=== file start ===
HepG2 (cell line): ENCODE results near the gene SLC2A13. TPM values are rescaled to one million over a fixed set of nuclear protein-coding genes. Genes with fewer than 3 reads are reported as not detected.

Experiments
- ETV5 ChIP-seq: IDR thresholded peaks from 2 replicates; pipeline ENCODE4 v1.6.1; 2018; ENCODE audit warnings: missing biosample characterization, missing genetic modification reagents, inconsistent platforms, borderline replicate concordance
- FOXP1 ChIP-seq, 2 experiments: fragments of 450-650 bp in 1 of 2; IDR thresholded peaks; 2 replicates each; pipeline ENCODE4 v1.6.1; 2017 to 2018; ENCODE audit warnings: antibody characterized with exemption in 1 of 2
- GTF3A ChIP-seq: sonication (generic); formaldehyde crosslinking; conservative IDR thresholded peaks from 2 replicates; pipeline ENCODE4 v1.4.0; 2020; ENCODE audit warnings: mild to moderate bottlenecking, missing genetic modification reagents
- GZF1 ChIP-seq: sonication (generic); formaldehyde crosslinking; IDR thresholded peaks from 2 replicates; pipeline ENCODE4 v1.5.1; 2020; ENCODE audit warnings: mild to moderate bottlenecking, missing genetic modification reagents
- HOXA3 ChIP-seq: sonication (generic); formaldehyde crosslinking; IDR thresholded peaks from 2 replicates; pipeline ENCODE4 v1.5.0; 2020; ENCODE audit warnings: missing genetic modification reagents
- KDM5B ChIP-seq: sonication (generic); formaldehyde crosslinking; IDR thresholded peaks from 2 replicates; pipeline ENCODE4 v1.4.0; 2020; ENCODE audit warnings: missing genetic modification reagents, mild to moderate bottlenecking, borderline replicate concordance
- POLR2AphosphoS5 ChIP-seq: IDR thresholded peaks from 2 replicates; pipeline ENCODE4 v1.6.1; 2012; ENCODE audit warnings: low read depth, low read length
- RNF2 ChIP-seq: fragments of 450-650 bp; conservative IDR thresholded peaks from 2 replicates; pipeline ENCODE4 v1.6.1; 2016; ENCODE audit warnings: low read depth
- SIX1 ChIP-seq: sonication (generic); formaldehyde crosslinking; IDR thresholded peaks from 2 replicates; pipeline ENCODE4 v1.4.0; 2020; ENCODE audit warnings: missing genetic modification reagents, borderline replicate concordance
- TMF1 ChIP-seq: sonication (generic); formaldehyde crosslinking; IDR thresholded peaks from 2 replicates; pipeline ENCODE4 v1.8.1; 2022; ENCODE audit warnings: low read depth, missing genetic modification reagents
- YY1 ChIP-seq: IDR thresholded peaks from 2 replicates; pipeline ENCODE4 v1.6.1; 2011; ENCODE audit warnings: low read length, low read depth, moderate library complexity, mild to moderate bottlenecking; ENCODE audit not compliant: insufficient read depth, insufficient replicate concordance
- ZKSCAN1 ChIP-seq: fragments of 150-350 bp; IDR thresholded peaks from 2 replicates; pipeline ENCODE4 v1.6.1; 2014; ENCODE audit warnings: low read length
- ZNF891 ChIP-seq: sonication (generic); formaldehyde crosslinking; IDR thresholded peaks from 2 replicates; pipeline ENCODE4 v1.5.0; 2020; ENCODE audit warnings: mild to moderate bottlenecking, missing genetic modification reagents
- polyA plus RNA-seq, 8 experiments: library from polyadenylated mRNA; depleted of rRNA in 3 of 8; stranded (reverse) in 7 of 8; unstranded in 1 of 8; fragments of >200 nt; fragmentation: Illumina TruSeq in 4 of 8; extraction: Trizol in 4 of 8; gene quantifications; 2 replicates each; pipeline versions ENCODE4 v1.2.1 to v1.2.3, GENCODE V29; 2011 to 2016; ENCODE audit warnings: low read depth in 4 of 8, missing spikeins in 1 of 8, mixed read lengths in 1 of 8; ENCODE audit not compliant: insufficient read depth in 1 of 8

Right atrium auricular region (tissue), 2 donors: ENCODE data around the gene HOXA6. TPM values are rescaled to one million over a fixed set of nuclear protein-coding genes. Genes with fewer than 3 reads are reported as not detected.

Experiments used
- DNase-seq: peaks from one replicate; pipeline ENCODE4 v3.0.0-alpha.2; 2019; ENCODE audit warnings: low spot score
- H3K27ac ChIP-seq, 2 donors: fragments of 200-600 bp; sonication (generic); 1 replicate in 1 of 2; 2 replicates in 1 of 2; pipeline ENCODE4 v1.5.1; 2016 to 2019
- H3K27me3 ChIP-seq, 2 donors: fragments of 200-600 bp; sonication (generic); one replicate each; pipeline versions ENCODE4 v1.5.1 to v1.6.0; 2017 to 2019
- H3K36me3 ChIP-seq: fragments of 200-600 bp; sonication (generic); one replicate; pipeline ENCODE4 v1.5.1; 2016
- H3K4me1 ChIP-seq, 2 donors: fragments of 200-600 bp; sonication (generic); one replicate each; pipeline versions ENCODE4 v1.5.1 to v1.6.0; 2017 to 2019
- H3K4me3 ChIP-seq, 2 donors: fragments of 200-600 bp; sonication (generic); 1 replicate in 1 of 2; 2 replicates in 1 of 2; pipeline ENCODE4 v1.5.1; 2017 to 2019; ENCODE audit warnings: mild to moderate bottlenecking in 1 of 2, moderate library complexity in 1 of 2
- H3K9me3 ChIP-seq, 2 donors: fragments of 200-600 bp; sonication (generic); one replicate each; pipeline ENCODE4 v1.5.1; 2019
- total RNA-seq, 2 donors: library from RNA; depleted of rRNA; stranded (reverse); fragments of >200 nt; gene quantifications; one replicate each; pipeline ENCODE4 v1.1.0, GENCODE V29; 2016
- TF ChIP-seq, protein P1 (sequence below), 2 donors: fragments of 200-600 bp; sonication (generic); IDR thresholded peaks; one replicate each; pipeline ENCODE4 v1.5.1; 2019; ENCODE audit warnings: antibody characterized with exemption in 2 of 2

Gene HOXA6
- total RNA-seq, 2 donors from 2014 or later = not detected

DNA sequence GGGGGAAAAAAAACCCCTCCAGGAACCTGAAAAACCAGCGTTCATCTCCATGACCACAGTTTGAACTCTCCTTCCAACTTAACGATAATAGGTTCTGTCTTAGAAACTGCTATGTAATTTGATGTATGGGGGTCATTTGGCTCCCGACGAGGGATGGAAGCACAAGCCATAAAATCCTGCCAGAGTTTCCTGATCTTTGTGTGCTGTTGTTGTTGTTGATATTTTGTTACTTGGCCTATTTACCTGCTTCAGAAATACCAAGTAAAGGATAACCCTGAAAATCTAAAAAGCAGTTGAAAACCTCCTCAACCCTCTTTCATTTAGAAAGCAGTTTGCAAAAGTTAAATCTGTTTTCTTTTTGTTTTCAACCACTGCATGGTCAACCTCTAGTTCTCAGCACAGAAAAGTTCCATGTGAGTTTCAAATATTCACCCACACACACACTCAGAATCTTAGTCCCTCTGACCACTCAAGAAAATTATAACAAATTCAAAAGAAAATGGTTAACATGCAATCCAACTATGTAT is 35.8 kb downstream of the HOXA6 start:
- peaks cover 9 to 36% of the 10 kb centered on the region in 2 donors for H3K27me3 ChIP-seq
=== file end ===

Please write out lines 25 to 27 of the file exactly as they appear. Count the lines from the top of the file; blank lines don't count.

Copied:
- H3K9me3 ChIP-seq, 2 donors: fragments of 200-600 bp; sonication (generic); one replicate each; pipeline ENCODE4 v1.5.1; 2019
- total RNA-seq, 2 donors: library from RNA; depleted of rRNA; stranded (reverse); fragments of >200 nt; gene quantifications; one replicate each; pipeline ENCODE4 v1.1.0, GENCODE V29; 2016
- TF ChIP-seq, protein P1 (sequence below), 2 donors: fragments of 200-600 bp; sonication (generic); IDR thresholded peaks; one replicate each; pipeline ENCODE4 v1.5.1; 2019; ENCODE audit warnings: antibody characterized with exemption in 2 of 2